# Positive and Negative Numbers

Warmup

In the following demonstration of integer addition, the addends are modeled by using small blocks marked with 1 or -1. Press the gray buttons to form the first positive or negative addend and the green buttons to form the second addend.

Activity #1

Exploring Positive and Negative Numbers using a Thermometer.

In the applet below are three situations involving changes in temperature. • Represent each change on the applet, and draw it on a number line.

(1.) At noon, the temperature was 5 degrees Celsius. By late afternoon, it has risen 6 degrees Celsius. What was the temperature late in the afternoon?

(2.) The temperature was 8 degrees Celsius at midnight. By dawn, it has dropped 12 degrees Celsius. What was the temperature at dawn?

(3.) Water freezes at 0 degrees Celsius, but the freezing temperature can be lowered by adding salt to the water. A student discovered that adding half a cup of salt to a gallon of water lowers its freezing temperature by 7 degrees Celsius. What is the freezing temperature of the gallon of salt water?

Activity #2

Positive and Negative Numbers in Terms of Elevation.

Here are two tables that show the elevations of highest points on land and lowest points in the ocean. Distances are measured from sea level. • Drag the points marking the mountains and trenches to the vertical number line.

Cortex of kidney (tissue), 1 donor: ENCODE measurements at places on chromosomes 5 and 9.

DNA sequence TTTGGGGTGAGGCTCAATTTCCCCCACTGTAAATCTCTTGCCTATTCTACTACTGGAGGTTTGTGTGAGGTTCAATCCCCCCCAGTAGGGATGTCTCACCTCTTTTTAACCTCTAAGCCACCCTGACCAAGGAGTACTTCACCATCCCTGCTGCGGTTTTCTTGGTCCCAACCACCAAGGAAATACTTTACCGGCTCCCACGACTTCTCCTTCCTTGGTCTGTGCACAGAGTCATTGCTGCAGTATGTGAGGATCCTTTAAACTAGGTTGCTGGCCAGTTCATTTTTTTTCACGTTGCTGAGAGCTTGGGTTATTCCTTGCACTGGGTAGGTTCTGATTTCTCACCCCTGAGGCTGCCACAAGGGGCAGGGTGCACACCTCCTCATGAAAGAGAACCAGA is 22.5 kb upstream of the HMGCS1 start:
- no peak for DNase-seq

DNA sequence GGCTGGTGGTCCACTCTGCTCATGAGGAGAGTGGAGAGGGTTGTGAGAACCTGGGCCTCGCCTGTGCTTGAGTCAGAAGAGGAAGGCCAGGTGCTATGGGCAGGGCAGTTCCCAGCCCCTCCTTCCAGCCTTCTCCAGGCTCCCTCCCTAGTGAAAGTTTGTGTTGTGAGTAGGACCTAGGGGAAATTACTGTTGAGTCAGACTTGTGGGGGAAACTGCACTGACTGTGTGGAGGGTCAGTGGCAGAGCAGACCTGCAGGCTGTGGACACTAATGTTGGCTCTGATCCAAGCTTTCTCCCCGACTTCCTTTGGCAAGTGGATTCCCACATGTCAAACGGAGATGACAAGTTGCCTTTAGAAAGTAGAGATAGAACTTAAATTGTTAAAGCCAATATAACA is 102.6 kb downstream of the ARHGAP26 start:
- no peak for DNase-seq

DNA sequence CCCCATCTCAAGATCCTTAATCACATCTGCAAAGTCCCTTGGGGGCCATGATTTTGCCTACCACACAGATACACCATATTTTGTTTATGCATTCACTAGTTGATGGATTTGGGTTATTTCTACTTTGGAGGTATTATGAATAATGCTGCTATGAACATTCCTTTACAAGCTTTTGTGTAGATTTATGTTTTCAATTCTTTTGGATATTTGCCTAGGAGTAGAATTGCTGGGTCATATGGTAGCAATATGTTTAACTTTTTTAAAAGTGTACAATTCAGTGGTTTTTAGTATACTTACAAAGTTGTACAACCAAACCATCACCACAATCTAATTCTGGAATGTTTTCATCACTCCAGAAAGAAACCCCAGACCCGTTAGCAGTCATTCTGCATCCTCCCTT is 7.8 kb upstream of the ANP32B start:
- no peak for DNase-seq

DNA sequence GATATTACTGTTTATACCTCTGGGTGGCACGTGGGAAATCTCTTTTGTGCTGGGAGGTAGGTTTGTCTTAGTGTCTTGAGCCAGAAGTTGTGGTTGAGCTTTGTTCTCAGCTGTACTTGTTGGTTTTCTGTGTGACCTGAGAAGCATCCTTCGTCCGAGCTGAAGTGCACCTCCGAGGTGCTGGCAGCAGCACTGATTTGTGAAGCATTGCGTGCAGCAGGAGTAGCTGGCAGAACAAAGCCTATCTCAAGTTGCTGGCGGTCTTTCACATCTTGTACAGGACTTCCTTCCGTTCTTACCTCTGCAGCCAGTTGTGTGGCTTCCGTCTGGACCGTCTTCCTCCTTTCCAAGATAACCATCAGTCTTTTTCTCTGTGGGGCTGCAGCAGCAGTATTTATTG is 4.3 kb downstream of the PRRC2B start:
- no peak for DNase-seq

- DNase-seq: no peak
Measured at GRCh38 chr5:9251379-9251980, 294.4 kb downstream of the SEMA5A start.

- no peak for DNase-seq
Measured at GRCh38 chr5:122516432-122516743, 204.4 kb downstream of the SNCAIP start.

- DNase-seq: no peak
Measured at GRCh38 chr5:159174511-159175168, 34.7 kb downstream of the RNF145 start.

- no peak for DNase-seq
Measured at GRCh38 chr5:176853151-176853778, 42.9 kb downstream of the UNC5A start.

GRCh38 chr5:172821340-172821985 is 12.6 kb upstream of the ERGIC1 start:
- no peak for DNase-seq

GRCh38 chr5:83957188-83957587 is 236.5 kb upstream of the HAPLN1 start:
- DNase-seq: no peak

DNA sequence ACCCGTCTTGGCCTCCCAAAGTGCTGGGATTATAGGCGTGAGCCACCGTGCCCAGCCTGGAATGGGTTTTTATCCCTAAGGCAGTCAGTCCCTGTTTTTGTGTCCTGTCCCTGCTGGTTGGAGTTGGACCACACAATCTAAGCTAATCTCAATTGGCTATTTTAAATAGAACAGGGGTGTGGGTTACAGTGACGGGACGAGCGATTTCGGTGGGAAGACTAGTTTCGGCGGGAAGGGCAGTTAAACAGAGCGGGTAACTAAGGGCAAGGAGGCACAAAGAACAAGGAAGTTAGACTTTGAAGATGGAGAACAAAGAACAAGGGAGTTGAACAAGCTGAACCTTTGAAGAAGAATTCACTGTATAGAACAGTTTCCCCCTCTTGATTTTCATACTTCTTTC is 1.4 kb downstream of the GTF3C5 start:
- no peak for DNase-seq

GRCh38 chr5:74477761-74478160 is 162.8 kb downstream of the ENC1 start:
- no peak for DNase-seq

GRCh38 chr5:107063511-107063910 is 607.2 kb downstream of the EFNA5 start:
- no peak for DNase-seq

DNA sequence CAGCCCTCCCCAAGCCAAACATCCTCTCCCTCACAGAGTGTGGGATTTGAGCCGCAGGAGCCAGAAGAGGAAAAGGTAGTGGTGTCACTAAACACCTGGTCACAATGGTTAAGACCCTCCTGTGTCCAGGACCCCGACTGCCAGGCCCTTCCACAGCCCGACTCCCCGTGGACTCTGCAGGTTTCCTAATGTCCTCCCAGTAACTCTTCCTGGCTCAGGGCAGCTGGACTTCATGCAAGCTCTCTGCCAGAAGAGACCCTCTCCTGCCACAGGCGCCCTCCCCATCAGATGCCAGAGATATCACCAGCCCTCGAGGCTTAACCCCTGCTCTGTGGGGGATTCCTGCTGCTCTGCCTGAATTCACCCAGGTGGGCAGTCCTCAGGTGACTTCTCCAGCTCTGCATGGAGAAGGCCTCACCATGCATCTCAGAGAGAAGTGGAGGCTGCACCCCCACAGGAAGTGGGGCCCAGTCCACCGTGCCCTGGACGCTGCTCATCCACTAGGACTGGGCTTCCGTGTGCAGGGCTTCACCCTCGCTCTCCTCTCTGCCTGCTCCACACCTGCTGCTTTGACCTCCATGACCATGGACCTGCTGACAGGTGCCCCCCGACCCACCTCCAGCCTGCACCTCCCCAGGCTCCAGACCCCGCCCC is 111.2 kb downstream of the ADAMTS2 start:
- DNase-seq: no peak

• Then answer the questions that follow. (1.) Which point in the ocean is the lowest in the world? What is its elevation?

(2.) Which mountain is the highest in the world? What is its elevation?

(3.) If you plot the elevations of the mountains and trenches on a vertical number line, what would 0 represent? What would points above 0 represent? What about points below 0?

(4.) What would points above 0 represent?

(5.) What would points below 0 represent?

(6.) Which is farther from sea level: the deepest point in the ocean, or the top of the highest mountain in the world? Explain.

Activity #3

`Interpret Data From a Table.`

Here below is a table that shows elevations of various cities. • Study the data and answer the questions below.

(1.) On the list of cities, which city has the second highest elevation?

(2.) How would you describe the elevation of Coachella, CA, in relation to sea level?

(3.) How would you describe the elevation of Death Valley, CA, in relation to sea level?

(4.) If you are standing on a beach right next to the ocean, what is your elevation?

(5.) How would you describe the elevation of Miami, FL?

(6.) A city has a higher elevation than Coachella, CA. Select all numbers that could represent the city’s elevation.

Challenge #1

Write an equation to represent the situation below and then solve the equation.

Andre drinks 15 ounces of water, which is of a bottle. How much does the bottle hold? Use for the number of ounces of water the bottle holds. Challenge #2

Write an equation to represent the situation below and then solve the equation.

A bottle holds 15 ounces of water. Jada drank 8.5 ounces of water. How many ounces of water are left in the bottle? Use for the number of ounces of water left in the bottle.

Challenge #3

Write an equation to represent the situation below and then solve the equation.

A bottle holds ounces of water. A second bottle holds 16 ounces, which is times as much water. How much does the first bottle hold?

Quiz Time